Ranked 6th at the start of the 2003 season, Roger Federer found the rhythm in February to conquer Marseille and Dubai. The Swiss did not play at his best level in Indian Wells and Miami, but he found his game again on clay to conquer Munich and reach the final in Rome.
Things didn’t go so well at Hamburg and Roland Garros, and Roger focused on the grass-court season, lifting the first ATP title on the fastest surface in Halle. Coming into Wimbledon as one of the favourites, Federer dropped one set in seven meetings, producing top-quality tennis against Andy Roddick and Mark Philippoussis to lift the first Grand Slam crown.
The youngster had a chance to become world number 1 in Montreal and Cincinnati, losing the semifinal in Canada to Andy Roddick and waiting until next February to seize the ATP throne. At the US Open, Federer lost the first set against José Acasuso before recovering, dominating the Argentine, who retired early in the fourth set.
In the second round, Roger defeated Jean-Rene Lisnard 6-1, 6-2, 6-0 in one hour and 17 minutes, in one of his most dominant triumphs in New York. The Wimbledon champion gave up 15 points in 11 service games, declining the only break point he faced and stealing 55% of return points.
Federer grabbed seven breaks from 14 chances and clinched a third-round berth. Thus, Federer set the fourth round clash against James Blake, expecting a much closer match in front of the American public. In addition, Roger referred to his girlfriend Mirka, who got into tennis after being inspired by Martina Navratilova.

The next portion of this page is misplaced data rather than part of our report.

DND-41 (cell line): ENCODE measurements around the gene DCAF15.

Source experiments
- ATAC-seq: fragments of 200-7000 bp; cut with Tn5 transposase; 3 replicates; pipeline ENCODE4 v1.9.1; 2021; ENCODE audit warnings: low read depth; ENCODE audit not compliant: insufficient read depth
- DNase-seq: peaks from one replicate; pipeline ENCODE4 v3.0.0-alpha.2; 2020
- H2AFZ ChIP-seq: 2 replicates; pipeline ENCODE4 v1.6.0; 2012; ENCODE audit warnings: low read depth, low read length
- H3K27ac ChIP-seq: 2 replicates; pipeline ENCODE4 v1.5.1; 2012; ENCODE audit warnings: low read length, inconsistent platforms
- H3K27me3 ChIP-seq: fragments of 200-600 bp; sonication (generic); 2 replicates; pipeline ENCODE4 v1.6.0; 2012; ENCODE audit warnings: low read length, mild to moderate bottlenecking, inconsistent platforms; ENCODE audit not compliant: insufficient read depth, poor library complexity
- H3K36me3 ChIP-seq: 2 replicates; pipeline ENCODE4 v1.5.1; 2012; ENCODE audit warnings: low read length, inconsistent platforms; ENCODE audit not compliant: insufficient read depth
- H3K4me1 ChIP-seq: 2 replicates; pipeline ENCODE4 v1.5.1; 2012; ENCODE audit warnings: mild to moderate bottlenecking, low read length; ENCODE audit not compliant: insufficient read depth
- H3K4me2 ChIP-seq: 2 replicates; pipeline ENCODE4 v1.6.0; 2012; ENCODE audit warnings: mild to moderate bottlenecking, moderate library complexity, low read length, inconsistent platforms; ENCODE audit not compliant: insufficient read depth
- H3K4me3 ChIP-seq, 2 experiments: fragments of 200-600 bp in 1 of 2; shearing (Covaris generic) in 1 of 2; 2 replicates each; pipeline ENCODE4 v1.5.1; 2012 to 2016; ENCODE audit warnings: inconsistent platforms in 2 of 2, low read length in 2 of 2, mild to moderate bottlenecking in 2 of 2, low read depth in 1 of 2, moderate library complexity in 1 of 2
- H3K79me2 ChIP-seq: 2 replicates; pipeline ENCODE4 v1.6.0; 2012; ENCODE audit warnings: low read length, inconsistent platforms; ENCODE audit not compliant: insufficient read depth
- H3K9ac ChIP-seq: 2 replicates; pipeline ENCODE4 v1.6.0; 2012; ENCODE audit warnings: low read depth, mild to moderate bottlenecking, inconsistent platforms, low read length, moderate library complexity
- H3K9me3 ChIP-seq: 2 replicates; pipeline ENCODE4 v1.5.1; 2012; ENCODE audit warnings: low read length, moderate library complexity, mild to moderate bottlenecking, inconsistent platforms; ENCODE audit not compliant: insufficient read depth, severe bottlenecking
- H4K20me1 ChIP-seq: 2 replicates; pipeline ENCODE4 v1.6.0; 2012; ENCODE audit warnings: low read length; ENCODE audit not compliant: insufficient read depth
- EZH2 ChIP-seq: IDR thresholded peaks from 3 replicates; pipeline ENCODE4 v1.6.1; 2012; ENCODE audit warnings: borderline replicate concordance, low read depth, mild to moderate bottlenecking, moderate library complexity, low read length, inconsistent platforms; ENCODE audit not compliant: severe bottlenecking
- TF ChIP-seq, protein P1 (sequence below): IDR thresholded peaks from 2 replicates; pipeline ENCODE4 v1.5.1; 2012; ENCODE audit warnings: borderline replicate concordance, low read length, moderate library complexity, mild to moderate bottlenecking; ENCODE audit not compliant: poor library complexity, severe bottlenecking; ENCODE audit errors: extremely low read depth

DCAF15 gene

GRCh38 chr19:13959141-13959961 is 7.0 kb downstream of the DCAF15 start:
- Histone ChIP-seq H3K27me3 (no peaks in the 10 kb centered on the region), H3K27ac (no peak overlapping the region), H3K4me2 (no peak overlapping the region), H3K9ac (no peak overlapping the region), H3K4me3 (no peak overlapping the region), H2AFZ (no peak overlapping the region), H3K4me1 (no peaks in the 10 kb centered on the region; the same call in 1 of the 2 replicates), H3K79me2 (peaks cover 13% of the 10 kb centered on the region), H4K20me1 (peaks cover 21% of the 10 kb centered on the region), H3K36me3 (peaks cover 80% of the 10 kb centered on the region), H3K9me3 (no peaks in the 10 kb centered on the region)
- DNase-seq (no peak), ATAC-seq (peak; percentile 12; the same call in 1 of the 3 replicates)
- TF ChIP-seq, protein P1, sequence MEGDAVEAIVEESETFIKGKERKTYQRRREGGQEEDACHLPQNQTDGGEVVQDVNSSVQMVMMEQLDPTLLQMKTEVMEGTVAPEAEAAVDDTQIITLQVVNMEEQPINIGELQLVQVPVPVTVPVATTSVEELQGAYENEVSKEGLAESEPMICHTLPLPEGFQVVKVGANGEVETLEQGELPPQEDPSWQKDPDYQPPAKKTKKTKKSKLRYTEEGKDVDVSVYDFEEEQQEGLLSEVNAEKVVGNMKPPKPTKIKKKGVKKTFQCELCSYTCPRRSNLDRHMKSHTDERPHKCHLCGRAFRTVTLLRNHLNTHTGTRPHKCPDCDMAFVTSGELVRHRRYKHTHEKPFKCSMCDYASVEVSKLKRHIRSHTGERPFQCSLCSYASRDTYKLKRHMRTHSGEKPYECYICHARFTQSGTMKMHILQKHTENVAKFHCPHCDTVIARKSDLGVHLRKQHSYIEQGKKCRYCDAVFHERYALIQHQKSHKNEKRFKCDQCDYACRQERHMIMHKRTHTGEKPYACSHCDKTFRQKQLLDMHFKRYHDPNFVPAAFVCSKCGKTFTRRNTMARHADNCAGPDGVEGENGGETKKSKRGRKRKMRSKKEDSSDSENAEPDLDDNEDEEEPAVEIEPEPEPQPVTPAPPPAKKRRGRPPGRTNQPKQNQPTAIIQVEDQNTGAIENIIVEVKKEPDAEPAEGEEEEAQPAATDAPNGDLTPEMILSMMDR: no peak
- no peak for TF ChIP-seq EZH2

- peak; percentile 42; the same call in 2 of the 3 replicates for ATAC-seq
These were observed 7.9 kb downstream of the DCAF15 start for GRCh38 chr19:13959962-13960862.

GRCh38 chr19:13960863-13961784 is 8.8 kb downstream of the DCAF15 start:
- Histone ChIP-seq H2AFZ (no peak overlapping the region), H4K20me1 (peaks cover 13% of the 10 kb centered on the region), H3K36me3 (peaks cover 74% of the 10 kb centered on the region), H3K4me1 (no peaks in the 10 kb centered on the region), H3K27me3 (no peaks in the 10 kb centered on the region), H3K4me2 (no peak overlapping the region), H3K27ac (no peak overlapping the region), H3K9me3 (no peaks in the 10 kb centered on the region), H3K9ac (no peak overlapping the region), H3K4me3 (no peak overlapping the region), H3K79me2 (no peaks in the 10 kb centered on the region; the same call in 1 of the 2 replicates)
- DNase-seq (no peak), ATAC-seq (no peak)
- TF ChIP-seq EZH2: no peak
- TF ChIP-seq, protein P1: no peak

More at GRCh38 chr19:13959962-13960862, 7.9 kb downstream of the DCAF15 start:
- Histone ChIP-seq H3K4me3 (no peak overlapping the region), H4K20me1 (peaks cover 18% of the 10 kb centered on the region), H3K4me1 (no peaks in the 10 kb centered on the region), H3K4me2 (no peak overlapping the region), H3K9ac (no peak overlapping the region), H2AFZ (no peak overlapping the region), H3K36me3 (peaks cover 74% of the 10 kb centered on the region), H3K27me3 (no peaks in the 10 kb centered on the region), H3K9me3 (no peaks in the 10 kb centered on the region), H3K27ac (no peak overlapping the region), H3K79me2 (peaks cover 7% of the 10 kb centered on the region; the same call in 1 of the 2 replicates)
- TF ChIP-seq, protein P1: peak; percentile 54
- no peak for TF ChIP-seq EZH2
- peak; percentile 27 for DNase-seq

“You always have to stay focused in the early stages of each set, which has worked well for me today.”
Tony Godsick on Federer’s long-term success
Godsick spoke about 20-time Grand Slam champion Roger Federer’s winning mentality and killer-instinct on the court.
“I always say he’s a choirboy killer,” Tony Godsick told CNBC. “This guy, when you go on the court with him, he wants to win and he wants to win badly. He doesn’t want you to win any games, he doesn’t want you to win any points,” the American added.
“One of the things he misses the most is being back out on tour with the guys and joking around in the locker room, and the practice, and the whole process leading upto the competition,” Godsick stated. “I never felt that he doesn’t enjoy it,” Godsick expressed.
“I think that’s why he has been so successful for so long because he absolutely enjoys the sport, everything the sport has to give.”